Substituted (Second Superseding) Opinion in Igal v. Brightstar

Igal vs. Brightstar Information Tech Group. Inc., 250 S.W.3d 78, No. 04-0931(Tex. May 2, 2008)
(substituted opinion by Justice Dale Wainwright) (
pdf version)
from Dallas County; 11th district (
11-03-00099-CV, 140 S.W.3d 820, 06-30-04)
Court's opinion of December 7, 2007 is withdrawn and the opinion of this date is substituted.
dissenting opinion by Justice Brister and the judgment, issued December 7, 2007, remain in place.
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Other opinions by Justice Dale Wainwright  
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ebriefs for this case

Igal v. Brightstar Info. Tech. Group, Inc., 250 S.W.3d 78 (Tex. 2008)
Argued January 25, 2006

Justice Wainwright delivered the opinion of the Court as to Parts I, II, III, IVA, IVB2, and V, in which
Justice Green, Justice Johnson, Justice Willett, and Justice McCoy* joined, and an opinion as to Part
IVB1, in which Justice Green, Justice Johnson, and Justice Willett joined.

Justice Brister filed a dissenting opinion, in which Chief Justice Jefferson, Justice O’Neill, and Justice
Medina joined.

In 1989, the Legislature amended the Texas Payday Law to create an administrative procedure for a
claimant to file a wage claim with the Texas Workforce Commission (TWC). In this case, we consider for
the first time whether TWC’s final adjudication denying recovery of wages precludes the subsequent
filing of a common law wage claim for the same wages in state court. We hold that when a claimant
pursues a wage claim to a final adjudication before TWC, res judicata bars the claimant from later filing
a lawsuit for the same damages in a Texas court of law.

I. Factual and Procedural Background

In 1989, Saleh Igal began working for BRBA, Inc. In April 1998, Igal executed an employment agreement
with BRBA. Prior to the execution of the employment agreement, Brightstar Information Technology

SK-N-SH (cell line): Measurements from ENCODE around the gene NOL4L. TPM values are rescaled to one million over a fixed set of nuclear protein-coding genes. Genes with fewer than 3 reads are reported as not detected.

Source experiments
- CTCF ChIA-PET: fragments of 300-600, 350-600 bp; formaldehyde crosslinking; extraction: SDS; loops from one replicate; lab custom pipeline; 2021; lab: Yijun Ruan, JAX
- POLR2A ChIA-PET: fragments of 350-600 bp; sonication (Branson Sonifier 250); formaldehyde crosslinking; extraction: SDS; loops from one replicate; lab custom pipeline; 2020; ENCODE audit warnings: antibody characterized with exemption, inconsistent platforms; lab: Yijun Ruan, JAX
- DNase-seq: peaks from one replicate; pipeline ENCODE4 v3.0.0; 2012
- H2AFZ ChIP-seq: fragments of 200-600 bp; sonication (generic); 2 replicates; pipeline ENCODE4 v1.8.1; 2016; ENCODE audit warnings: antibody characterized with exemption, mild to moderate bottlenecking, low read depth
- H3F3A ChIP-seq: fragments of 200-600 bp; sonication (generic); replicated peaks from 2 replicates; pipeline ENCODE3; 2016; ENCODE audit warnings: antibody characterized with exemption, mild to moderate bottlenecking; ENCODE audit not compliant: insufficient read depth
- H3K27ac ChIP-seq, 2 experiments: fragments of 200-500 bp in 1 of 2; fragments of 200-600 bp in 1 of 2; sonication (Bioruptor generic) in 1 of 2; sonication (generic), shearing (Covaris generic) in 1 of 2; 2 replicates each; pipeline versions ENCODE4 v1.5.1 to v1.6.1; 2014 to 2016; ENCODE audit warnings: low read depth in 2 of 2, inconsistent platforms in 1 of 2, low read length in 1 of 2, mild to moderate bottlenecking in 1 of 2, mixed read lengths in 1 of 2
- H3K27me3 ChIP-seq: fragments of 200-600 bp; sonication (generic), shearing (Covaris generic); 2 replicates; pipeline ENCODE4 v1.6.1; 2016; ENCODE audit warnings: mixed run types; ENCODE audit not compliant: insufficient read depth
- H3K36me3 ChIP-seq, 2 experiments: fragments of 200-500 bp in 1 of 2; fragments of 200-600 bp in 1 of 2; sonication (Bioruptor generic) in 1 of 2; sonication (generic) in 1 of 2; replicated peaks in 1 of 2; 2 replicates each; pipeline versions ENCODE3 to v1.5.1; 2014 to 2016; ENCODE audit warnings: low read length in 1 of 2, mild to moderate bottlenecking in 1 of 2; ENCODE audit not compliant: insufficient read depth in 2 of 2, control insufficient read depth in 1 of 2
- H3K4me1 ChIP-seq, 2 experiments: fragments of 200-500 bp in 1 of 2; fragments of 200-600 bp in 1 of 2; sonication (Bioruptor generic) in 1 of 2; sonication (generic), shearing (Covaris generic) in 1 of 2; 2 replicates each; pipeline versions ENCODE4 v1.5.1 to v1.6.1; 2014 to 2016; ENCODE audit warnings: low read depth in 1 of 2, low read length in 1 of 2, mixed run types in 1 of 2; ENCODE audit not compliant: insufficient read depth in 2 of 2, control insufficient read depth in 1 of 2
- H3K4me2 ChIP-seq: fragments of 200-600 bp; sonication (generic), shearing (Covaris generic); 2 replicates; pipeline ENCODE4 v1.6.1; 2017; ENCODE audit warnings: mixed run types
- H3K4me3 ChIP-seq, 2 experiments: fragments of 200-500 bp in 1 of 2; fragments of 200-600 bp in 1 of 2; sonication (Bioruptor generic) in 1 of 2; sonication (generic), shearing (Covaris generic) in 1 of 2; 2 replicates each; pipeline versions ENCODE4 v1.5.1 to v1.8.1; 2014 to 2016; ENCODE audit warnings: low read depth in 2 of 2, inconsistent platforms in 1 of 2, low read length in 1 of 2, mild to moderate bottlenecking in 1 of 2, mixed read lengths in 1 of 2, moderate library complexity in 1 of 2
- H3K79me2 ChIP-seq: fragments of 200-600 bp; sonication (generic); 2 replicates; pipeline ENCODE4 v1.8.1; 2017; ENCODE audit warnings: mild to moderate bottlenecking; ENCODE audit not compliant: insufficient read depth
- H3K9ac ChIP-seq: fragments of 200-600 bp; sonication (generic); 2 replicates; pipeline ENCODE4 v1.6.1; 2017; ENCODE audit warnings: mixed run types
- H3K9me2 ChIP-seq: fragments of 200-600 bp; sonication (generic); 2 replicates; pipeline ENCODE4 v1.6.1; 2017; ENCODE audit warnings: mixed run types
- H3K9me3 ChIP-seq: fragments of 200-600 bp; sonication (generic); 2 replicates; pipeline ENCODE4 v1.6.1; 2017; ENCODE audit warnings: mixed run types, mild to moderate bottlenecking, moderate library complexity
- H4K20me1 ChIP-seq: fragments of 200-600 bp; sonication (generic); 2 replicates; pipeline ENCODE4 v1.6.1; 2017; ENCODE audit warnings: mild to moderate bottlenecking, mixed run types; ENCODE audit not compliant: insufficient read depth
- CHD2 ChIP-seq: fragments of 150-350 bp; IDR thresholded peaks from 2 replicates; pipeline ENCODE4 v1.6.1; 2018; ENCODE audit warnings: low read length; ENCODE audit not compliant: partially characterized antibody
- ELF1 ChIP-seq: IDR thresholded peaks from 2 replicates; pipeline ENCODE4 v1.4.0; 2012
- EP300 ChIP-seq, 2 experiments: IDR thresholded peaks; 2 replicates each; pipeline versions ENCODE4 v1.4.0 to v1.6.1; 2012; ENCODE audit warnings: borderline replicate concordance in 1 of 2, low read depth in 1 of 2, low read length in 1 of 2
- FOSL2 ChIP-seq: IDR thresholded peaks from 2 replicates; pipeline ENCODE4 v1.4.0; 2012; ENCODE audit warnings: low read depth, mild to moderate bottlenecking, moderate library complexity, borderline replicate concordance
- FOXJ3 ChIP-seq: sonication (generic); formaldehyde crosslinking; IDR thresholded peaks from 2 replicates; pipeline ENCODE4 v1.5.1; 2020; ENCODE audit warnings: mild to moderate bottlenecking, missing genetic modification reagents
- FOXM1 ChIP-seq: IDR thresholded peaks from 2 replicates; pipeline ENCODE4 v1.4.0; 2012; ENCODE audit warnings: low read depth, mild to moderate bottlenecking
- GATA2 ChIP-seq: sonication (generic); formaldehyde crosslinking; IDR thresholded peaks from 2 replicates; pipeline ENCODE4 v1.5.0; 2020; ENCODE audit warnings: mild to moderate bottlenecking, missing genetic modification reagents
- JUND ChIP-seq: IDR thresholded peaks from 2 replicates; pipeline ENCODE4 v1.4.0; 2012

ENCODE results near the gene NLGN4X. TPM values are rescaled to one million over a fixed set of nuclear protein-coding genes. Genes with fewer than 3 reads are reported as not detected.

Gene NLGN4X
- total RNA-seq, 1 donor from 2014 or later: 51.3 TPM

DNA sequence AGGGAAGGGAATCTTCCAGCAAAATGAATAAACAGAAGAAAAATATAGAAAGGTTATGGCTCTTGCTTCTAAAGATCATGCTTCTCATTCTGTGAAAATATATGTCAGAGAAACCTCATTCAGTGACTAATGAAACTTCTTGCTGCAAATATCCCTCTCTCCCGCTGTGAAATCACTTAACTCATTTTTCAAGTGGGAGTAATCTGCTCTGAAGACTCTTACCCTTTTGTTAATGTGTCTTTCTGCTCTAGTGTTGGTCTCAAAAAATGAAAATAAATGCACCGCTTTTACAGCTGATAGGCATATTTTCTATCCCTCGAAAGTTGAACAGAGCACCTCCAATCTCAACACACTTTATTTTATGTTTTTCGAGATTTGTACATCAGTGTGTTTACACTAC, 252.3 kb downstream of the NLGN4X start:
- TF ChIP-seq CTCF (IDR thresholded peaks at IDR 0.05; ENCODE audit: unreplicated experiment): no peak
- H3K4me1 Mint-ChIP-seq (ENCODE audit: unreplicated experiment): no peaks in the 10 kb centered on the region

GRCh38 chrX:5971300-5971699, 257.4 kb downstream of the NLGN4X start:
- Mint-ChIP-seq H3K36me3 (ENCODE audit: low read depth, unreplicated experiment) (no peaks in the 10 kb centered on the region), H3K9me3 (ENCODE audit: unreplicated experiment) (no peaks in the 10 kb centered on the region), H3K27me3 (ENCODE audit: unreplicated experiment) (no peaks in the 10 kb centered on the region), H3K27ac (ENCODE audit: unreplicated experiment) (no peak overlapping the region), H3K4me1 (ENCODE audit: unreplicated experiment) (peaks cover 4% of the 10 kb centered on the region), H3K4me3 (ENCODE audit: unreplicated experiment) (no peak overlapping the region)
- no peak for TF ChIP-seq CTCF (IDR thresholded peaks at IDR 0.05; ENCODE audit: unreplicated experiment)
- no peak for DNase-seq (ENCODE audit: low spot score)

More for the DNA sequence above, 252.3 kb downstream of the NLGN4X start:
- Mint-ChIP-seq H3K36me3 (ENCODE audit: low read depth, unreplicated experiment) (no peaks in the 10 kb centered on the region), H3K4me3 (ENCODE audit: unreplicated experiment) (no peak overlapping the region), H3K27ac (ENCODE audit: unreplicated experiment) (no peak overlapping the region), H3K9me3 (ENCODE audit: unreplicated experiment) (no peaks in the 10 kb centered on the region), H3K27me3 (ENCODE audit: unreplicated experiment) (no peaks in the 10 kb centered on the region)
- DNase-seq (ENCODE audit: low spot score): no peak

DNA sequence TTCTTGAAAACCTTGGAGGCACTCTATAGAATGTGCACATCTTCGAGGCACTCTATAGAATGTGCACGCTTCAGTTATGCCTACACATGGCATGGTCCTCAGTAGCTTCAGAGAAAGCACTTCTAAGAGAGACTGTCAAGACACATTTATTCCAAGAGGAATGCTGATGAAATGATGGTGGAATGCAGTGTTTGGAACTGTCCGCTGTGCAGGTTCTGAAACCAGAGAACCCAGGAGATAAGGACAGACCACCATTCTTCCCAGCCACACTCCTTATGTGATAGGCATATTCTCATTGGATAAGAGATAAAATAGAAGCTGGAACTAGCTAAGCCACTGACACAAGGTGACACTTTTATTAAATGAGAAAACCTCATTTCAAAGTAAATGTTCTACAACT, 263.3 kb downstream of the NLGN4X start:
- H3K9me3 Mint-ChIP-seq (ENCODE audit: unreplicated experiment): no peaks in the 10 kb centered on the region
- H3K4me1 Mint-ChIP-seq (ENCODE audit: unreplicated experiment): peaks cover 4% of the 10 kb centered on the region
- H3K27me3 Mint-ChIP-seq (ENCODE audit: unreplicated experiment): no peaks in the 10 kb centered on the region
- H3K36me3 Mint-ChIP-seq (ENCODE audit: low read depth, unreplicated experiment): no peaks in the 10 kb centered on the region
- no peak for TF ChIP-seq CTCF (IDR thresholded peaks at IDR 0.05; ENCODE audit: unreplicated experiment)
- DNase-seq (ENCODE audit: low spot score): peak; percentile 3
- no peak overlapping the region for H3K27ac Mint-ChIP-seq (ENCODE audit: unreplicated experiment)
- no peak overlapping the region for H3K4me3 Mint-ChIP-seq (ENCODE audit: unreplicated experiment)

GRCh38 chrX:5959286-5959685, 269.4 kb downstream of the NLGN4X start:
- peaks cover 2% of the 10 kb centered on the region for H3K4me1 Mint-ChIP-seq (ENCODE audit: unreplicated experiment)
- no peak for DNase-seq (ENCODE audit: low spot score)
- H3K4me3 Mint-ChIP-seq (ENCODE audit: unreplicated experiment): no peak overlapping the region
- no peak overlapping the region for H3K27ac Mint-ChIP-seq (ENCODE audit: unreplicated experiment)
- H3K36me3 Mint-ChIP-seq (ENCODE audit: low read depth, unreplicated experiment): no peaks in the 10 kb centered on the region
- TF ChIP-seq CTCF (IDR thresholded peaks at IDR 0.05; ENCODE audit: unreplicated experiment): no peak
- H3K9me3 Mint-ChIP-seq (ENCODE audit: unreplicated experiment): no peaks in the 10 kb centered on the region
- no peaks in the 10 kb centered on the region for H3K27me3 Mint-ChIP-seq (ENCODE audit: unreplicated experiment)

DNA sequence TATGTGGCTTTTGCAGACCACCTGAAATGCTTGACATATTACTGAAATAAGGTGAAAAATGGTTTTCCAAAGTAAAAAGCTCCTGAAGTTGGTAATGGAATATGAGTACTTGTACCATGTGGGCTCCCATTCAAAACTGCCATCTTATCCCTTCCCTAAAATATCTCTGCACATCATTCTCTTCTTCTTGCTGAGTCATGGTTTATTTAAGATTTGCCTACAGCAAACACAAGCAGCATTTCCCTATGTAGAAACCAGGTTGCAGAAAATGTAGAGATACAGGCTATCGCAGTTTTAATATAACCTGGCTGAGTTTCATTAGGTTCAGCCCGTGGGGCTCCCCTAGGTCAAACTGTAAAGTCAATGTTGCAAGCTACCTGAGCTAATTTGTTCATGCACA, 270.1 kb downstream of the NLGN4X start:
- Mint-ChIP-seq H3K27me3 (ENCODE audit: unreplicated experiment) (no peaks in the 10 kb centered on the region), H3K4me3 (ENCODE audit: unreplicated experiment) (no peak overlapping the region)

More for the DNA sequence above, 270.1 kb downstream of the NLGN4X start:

Group, Inc. acquired BRBA and assumed BRBA’s obligations under the agreement. Igal alleges that
Brightstar then terminated his employment without cause on January 19, 2000, entitling him to post-
termination salary. Eighteen months later, on July 17, 2001, Igal filed a wage claim with TWC, asserting
a violation of his employment agreement and claiming unpaid wages, bonuses, and benefits from May
2000 to January 2001. A TWC hearing officer dismissed his claim in a preliminary wage determination
order. On October 5, 2001, Igal requested a hearing on that determination. On November 27, 2001,
December 27, 2001, and February 14, 2002, a TWC appeals tribunal conducted hearings on Igal’s
appeal, which included appearances by counsel and witness testimony for both sides. On February 19,
2002, TWC issued its decision, concluding that Igal’s claim failed on the merits and that TWC lacked
jurisdiction because Igal filed his claim more than 180 days after his wages became due for payment.
TWC notified the parties that the decision would become final fourteen days after its issuance unless
one of the parties filed a motion for rehearing or sought judicial review of its decision.

In lieu of filing a motion for rehearing with TWC or seeking judicial review of TWC’s decision, Igal sued
Brightstar and BRBA in a Texas district court for breach of contract and declaratory judgment. Brightstar
and BRBA moved for summary judgment, arguing that TWC’s final decision barred Igal’s claims through
res judicata, or alternatively, that Igal failed to exhaust his administrative remedies. The trial court
granted the motion for summary judgment, holding that res judicata barred Igal’s claims. The court of
appeals affirmed the trial court, holding that TWC had jurisdiction over Igal’s claims because the 180-